Vortex Wind Speed Sensor

by Stephen Schaum FAll 2005 ITP
check out these links and info on reed swithches



INSPEED.COM LLC.- 10 Hudson Road Sudbury MA 01776 Phone(978)397-6813


  I chose the Vortex wind speed sensor after much research on finding 
a reasonably priced and tough anemometer which did not need an added
system to interpret and read its data, such as a weather station. The wind sensor
uses a reed switch to activate pulses (closing the circuit) after each full
rotation of its cupped rotor. These pulses are then sent through its DB-9 serial
connector to a computer which can then track this information using a datalogging
application. Inspeed was kind enough to throw in their datalogging software free
with the package. Follwing is a detailed journey of its deconstruction.


Now, for the important stuff:


Cost: $49.00 + (S$H)
Sensor Type: 3-Cup rotor, reed switch/magnet provide 1 pulse per rotation
Material Construction: Delrin body and cup assembly,housing bronze and Rulon bushings.
Input: Wind, rotation of the magnet over the reed switch to close connection.
Output: 1 pulse per rotation, equation:2.5mph per Hz(1Hz per rotation)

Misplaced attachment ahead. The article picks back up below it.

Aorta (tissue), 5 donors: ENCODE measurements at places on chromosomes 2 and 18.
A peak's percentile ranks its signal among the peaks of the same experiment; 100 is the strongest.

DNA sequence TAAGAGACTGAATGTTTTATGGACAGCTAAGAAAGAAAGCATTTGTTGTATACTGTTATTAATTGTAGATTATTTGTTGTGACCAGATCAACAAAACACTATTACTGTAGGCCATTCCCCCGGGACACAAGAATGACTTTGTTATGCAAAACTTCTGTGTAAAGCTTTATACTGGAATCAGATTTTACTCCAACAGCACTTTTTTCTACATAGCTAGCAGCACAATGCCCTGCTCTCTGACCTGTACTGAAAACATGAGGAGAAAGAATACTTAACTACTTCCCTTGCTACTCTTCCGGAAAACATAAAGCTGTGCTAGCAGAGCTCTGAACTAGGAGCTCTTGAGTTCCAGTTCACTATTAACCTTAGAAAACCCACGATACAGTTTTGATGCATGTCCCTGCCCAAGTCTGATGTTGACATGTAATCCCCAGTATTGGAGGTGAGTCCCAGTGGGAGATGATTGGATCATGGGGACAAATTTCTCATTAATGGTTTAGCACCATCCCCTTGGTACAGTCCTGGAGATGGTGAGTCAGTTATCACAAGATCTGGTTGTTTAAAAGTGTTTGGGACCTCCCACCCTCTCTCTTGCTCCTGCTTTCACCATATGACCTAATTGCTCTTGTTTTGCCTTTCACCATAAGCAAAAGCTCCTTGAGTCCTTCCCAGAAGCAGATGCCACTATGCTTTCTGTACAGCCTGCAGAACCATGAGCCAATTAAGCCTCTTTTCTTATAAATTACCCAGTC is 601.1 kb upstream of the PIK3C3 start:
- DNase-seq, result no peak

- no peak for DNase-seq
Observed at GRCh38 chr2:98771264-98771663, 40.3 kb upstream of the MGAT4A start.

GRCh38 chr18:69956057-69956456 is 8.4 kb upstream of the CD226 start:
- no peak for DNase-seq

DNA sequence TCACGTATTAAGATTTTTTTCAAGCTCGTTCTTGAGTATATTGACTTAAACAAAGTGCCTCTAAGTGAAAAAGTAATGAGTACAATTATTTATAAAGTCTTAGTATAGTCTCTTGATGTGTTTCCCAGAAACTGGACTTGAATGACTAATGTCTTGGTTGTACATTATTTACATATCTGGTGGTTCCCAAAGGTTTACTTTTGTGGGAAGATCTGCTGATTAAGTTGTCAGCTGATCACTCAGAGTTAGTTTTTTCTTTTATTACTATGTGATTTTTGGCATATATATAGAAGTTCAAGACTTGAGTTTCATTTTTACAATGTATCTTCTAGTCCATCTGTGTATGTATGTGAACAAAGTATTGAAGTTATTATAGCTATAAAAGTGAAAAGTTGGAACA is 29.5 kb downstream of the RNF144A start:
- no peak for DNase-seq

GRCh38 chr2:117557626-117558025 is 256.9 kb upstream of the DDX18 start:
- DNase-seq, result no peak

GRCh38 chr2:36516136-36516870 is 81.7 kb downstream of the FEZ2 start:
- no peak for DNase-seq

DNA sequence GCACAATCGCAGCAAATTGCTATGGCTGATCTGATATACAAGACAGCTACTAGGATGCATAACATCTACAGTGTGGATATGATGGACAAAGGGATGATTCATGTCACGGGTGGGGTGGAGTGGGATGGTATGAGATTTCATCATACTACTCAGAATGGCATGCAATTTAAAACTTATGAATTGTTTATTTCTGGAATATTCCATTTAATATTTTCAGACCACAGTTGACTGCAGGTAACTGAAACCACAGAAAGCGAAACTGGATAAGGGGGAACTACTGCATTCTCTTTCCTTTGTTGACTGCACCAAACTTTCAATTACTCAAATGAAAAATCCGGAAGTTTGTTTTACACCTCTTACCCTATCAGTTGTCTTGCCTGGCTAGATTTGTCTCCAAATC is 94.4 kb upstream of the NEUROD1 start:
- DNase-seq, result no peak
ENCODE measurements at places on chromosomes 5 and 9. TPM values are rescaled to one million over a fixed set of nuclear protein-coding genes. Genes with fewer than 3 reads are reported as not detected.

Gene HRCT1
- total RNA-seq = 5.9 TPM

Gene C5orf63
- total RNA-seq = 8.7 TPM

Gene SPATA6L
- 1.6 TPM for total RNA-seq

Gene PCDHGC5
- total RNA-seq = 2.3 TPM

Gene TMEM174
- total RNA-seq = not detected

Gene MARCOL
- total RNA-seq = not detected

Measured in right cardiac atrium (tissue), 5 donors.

Rotor Diameter: approx. 5 in.
Speed Range: approx. 3 mph to 125+ mph
Mounting Bracket: aluminum mounting bracket with two holes for attachment.
Wire: Standard 25 ft.provided stripped and unterminated (serial connector included).
Display: Datalogging software available at http://www.Inspeed.com
Power: None required


 Anemometers are used to map wind velocity and duration within a specified exterior 
orinterior environment. Used in an array, they can be used to detect and
visualize the changing wind forces over a certain landscape or terrain. Mostly they
are used for observation purposes and the aggregation of weather information to help
visualise weather systems over a certain region. I plan to use the sensor to adjust the rhythm
and pace of a music composition or video using Max/Msp and Jitter.

...And here is the patch in jitter and some pictures of the application in progress...


  I tied the digital serial output from the wind sensor to a jitter patch which sonifies 

light patterns on the surface of a river through a field recording of the water and the surrounding environment. The wind sensor manipulates the rythm of the field recording along with the patterning of the processed video, and enables the viewer to experience the ovelap of both patterns (wind and light)at once...in a way this project is combining three sensors(the video camera, microphone and anenometer) and visulizing their recording and realizing interference patterns between them. What I would like to do in the future is to collect all kinds of environmental data at one specific site during a given time period and overlap these patterns to create new visualizations of their relationships to one another... It's too bad I didn't have the wind sensor until after I took the field recordings, it would have been interesting to see how everything relates. Also, this is a good way to datalog information from different sensors in different forms like music and video...Here are the pictures...